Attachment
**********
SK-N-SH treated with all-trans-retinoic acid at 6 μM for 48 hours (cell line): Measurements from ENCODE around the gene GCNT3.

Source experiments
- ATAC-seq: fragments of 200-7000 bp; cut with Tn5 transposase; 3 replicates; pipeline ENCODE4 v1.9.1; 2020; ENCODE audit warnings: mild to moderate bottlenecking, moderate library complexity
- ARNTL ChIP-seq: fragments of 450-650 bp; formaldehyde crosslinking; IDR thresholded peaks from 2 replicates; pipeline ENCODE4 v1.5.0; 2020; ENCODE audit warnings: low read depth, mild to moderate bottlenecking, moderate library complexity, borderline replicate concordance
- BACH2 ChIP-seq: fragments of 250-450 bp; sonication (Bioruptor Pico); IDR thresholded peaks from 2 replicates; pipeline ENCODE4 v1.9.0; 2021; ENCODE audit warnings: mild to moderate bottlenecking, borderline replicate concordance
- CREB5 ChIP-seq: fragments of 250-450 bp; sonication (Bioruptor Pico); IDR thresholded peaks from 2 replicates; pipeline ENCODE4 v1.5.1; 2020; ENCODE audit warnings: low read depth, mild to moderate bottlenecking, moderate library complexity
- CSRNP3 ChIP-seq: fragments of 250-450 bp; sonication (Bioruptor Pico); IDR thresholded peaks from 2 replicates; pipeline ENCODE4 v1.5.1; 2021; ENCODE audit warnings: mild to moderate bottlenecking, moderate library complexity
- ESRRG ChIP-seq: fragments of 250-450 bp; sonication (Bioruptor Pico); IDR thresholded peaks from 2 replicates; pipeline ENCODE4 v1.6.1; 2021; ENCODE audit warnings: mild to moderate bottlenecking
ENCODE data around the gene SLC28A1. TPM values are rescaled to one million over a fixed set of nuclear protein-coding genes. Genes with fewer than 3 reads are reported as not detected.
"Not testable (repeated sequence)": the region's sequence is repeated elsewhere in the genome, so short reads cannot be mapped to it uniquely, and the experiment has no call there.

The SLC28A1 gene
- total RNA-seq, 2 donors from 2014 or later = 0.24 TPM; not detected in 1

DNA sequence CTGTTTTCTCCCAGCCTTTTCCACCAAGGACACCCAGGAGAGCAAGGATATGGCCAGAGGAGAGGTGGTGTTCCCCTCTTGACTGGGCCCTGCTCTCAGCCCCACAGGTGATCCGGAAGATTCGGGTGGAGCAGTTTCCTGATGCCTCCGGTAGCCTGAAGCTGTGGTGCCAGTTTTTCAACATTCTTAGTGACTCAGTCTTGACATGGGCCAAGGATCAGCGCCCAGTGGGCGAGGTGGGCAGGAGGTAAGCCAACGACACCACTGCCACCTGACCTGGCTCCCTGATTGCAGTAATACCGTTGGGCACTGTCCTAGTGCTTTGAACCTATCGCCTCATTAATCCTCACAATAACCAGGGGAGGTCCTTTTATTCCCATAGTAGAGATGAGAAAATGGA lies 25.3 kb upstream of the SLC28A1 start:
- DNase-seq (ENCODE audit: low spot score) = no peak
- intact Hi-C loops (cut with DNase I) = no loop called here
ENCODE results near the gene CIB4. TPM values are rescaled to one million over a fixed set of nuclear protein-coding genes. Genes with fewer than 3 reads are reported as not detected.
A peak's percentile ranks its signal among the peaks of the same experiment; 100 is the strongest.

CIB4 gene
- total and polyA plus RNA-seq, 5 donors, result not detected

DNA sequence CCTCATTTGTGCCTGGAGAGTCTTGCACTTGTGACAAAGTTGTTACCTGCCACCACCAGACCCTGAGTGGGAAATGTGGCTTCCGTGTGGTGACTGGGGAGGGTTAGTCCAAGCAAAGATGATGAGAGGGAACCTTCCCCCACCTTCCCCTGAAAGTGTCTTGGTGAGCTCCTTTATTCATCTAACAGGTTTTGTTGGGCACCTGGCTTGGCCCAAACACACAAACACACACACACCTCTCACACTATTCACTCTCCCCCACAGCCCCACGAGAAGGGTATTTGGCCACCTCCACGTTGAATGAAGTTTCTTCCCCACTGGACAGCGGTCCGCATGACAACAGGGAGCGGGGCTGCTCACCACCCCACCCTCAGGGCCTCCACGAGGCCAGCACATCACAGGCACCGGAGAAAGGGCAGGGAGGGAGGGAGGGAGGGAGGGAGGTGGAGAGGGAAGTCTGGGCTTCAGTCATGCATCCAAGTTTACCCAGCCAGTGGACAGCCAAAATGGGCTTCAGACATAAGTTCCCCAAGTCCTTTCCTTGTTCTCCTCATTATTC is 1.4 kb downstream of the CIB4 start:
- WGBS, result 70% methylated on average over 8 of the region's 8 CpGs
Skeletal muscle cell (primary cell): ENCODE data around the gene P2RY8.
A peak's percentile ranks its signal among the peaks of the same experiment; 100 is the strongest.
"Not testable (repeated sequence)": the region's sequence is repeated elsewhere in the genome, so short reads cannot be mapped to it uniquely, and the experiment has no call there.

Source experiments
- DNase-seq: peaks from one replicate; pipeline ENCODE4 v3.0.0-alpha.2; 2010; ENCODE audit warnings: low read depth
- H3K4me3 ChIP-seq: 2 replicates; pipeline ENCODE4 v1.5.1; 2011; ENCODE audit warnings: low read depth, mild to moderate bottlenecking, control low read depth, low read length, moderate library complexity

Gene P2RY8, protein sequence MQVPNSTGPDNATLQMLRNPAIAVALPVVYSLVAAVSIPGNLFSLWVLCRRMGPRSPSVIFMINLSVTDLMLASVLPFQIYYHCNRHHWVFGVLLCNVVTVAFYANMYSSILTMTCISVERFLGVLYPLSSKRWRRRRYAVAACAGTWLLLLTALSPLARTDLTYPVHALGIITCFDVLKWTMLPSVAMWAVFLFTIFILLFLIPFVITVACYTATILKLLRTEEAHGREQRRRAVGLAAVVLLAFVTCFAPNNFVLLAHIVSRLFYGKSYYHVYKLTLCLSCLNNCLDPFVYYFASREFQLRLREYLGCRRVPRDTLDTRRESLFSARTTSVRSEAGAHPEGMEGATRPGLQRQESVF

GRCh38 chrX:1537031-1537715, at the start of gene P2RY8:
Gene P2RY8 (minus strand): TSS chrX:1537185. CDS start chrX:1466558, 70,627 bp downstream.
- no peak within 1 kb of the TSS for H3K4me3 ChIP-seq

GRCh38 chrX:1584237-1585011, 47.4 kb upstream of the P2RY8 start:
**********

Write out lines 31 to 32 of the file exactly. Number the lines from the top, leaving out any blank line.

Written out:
- no peak within 1 kb of the TSS for H3K4me3 ChIP-seq

GRCh38 chrX:1584237-1585011, 47.4 kb upstream of the P2RY8 start: